Dietary Fiber and Colorectal Cancer Risk: A Nested Case-Control Study Using Food Diaries

Department of Public Health and Primary Care, University of Cambridge, Cambridge CB1 8RN, UK.
Journal of the National Cancer Institute (Impact Factor: 12.58). 05/2010; 102(9):614-26. DOI: 10.1093/jnci/djq092
Source: PubMed


Results of epidemiological studies of dietary fiber and colorectal cancer risk have not been consistent, possibly because of attenuation of associations due to measurement error in dietary exposure ascertainment.
To examine the association between dietary fiber intake and colorectal cancer risk, we conducted a prospective case-control study nested within seven UK cohort studies, which included 579 case patients who developed incident colorectal cancer and 1996 matched control subjects. We used standardized dietary data obtained from 4- to 7-day food diaries that were completed by all participants to calculate the odds ratios for colorectal, colon, and rectal cancers with the use of conditional logistic regression models that adjusted for relevant covariates. We also calculated odds ratios for colorectal cancer by using dietary data obtained from food-frequency questionnaires that were completed by most participants. All statistical tests were two-sided.
Intakes of absolute fiber and of fiber intake density, ascertained by food diaries, were statistically significantly inversely associated with the risks of colorectal and colon cancers in both age-adjusted models and multivariable models that adjusted for age; anthropomorphic and socioeconomic factors; and dietary intakes of folate, alcohol, and energy. For example, the multivariable-adjusted odds ratio of colorectal cancer for highest vs the lowest quintile of fiber intake density was 0.66 (95% confidence interval = 0.45 to 0.96). However, no statistically significant association was observed when the same analysis was conducted using dietary data obtained by food-frequency questionnaire (multivariable odds ratio = 0.88, 95% confidence interval = 0.57 to 1.36).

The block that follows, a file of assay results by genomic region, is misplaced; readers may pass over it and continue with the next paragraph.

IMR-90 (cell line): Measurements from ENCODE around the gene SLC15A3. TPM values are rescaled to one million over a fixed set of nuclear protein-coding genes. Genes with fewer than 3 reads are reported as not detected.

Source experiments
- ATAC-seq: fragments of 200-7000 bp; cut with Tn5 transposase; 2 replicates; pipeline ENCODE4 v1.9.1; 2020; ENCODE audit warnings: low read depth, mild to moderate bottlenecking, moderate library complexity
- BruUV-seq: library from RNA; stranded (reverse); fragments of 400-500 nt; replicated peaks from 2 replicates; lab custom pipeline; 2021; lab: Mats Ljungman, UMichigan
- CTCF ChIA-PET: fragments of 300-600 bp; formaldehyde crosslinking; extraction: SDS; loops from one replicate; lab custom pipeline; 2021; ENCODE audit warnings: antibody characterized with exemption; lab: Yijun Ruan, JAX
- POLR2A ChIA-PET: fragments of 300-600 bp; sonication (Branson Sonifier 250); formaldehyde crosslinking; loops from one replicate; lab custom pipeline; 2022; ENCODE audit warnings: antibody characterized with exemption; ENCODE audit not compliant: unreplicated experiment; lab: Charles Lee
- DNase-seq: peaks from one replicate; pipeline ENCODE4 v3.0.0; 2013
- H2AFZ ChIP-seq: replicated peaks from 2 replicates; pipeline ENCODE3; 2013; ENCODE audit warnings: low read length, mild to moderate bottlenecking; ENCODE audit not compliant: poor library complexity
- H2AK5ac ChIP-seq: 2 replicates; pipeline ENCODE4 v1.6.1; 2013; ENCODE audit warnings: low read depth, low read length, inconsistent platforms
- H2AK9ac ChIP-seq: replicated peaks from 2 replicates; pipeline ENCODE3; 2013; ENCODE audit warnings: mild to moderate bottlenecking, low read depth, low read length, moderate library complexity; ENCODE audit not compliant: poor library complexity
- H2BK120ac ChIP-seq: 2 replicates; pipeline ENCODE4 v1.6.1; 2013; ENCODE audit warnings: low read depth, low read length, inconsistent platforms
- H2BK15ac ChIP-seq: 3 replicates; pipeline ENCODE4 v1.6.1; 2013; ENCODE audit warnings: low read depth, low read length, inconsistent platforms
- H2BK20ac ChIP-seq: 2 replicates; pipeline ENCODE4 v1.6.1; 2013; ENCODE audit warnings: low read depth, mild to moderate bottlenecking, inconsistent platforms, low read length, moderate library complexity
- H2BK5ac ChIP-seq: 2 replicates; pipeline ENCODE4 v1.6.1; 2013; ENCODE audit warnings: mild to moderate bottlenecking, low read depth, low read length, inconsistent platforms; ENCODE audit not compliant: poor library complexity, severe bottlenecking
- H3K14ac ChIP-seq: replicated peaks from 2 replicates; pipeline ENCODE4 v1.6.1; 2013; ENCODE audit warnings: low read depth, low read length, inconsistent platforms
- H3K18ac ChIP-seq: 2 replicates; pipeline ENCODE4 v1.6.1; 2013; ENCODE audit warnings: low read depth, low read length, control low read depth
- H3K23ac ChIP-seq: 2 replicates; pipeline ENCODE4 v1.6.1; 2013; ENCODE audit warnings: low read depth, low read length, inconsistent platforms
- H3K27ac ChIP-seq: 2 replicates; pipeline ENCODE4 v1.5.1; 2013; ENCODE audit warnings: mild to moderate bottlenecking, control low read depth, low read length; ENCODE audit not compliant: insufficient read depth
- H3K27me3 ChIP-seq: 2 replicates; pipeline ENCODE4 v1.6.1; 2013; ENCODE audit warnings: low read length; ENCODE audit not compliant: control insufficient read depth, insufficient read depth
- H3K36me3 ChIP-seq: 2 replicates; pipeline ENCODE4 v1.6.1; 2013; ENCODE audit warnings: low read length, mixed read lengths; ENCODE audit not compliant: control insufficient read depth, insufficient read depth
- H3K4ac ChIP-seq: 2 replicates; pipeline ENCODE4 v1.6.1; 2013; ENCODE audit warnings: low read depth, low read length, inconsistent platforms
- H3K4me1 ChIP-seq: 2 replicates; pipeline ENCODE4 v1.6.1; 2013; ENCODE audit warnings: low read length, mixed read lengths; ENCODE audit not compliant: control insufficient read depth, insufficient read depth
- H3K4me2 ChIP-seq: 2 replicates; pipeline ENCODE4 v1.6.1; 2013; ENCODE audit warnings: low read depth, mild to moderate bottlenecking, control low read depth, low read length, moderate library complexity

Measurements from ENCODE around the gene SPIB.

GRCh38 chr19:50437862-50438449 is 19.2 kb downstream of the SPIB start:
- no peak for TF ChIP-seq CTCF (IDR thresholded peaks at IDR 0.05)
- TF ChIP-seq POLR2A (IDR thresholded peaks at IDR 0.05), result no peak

Intake of dietary fiber is inversely associated with colorectal cancer risk. Methodological differences (ie, study design, dietary assessment instruments, definition of fiber) may account for the lack of convincing evidence for the inverse association between fiber intake and colorectal cancer risk in some previous studies.

Download full-text